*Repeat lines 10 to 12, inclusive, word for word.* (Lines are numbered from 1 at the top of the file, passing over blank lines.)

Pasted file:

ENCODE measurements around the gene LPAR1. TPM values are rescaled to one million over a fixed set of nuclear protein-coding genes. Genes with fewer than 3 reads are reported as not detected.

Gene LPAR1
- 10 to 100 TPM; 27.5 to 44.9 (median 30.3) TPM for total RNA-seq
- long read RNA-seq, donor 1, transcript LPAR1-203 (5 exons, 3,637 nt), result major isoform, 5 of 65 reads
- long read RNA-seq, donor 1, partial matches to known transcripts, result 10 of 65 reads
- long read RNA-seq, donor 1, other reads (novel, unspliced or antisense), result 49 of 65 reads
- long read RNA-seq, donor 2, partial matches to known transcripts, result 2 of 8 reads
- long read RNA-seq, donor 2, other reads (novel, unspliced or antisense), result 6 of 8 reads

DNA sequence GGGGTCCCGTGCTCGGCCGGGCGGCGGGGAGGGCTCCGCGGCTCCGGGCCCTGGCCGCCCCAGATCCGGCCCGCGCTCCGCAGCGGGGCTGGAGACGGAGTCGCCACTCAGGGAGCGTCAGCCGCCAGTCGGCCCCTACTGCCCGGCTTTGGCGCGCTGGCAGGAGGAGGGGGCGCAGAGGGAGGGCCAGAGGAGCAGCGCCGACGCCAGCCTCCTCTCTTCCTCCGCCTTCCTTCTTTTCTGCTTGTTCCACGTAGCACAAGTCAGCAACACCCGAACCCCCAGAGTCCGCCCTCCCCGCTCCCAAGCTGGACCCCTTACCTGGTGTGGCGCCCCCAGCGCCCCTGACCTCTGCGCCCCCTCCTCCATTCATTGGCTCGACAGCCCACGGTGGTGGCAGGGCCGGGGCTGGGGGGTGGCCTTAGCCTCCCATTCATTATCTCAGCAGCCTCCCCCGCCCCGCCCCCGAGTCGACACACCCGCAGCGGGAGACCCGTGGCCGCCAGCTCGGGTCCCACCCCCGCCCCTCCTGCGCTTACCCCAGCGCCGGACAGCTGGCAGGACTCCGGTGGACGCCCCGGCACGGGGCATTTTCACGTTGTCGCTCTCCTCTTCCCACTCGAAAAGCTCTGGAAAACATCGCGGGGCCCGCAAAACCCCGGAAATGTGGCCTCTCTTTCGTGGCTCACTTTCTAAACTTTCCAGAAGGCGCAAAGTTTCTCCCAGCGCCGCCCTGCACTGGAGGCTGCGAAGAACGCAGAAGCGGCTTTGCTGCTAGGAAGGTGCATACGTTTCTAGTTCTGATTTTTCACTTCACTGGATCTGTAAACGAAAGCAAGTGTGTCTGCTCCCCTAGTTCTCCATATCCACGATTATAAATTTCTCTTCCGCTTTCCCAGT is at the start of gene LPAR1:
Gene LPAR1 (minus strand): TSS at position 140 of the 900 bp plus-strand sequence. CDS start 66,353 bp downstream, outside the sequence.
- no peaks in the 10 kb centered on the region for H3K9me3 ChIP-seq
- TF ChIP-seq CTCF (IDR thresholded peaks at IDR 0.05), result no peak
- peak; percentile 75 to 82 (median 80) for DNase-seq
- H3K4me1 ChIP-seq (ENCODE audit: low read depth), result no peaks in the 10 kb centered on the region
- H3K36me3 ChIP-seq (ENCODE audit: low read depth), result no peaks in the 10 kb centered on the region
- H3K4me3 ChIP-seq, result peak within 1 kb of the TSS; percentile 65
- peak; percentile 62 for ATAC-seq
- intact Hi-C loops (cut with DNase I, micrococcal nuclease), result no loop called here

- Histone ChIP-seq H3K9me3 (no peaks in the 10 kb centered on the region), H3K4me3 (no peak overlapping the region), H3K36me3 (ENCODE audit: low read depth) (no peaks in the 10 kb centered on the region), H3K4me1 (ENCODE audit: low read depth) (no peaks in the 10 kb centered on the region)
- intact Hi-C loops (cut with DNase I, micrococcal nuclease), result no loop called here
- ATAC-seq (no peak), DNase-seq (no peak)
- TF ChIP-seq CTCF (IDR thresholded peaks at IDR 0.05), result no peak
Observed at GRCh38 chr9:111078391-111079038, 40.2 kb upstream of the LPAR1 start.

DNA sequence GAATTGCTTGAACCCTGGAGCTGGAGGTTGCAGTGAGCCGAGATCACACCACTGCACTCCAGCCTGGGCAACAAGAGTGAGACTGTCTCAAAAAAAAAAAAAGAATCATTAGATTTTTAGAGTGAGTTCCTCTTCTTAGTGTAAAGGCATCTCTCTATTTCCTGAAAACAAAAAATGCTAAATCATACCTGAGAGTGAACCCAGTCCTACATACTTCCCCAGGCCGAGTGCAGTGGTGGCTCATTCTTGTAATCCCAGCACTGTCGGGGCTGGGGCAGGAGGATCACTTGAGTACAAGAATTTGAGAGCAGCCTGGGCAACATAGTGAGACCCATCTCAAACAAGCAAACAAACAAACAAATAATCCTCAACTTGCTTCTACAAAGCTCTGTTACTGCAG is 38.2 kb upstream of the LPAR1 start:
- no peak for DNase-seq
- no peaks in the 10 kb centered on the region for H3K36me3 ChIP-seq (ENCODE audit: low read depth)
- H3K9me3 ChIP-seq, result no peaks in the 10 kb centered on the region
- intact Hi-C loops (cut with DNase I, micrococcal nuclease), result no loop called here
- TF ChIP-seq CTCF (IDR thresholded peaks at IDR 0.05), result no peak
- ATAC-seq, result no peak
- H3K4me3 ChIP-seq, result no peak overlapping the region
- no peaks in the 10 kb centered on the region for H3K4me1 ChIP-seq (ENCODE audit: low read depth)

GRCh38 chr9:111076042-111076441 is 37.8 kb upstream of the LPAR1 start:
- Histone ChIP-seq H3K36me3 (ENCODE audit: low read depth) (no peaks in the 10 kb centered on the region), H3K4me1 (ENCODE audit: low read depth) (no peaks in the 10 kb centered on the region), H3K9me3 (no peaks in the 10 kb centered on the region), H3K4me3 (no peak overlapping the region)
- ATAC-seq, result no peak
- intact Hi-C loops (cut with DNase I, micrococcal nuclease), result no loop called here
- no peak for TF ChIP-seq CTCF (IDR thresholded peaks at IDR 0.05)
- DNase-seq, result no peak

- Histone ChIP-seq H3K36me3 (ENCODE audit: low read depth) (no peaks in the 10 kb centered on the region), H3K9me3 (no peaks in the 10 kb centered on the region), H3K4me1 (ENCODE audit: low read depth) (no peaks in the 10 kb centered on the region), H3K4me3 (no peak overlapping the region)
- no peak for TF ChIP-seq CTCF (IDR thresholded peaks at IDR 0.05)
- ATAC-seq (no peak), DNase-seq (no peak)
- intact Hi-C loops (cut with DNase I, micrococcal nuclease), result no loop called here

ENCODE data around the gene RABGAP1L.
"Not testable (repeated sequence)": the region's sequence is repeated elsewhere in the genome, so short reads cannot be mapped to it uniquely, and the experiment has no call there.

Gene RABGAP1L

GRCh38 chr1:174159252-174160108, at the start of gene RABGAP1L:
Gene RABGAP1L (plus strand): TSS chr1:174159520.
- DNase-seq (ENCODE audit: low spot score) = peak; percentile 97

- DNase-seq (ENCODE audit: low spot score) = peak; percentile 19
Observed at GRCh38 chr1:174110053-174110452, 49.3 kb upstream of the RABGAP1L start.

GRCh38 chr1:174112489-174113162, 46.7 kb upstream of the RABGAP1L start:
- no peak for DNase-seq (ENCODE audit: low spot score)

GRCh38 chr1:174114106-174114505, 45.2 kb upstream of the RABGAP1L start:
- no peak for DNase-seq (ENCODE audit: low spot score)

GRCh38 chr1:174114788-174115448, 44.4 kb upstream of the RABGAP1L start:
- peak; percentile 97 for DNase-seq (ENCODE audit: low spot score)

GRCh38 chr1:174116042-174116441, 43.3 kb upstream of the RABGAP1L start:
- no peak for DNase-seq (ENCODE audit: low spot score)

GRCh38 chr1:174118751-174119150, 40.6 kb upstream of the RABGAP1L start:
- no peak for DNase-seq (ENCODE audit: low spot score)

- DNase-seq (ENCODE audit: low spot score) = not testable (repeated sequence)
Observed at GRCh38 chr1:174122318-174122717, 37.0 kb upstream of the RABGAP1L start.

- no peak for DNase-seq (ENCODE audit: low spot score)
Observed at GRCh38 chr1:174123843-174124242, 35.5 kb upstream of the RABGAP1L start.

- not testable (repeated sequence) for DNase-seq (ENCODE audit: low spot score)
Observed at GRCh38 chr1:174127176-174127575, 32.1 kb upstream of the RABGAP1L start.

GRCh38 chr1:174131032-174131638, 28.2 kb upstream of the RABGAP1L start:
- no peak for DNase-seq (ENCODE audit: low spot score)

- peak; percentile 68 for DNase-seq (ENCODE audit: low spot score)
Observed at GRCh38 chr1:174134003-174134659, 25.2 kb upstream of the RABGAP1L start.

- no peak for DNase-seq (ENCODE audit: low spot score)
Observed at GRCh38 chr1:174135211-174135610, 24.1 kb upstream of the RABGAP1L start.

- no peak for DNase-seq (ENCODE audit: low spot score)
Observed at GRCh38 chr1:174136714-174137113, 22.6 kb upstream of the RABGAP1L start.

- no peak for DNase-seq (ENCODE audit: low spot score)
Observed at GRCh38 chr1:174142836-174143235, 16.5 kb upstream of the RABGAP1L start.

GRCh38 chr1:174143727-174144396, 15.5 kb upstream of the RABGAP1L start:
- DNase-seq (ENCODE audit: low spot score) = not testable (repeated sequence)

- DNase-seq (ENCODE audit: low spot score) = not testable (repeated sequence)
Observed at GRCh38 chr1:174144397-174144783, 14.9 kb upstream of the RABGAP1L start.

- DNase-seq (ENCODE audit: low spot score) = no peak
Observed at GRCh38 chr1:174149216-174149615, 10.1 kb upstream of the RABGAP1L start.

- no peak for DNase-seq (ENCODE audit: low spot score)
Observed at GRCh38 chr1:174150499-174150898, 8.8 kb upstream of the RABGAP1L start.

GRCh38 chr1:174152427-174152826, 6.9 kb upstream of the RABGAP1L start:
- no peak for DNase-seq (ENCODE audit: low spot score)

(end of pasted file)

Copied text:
Gene LPAR1 (minus strand): TSS at position 140 of the 900 bp plus-strand sequence. CDS start 66,353 bp downstream, outside the sequence.
- no peaks in the 10 kb centered on the region for H3K9me3 ChIP-seq
- TF ChIP-seq CTCF (IDR thresholded peaks at IDR 0.05), result no peak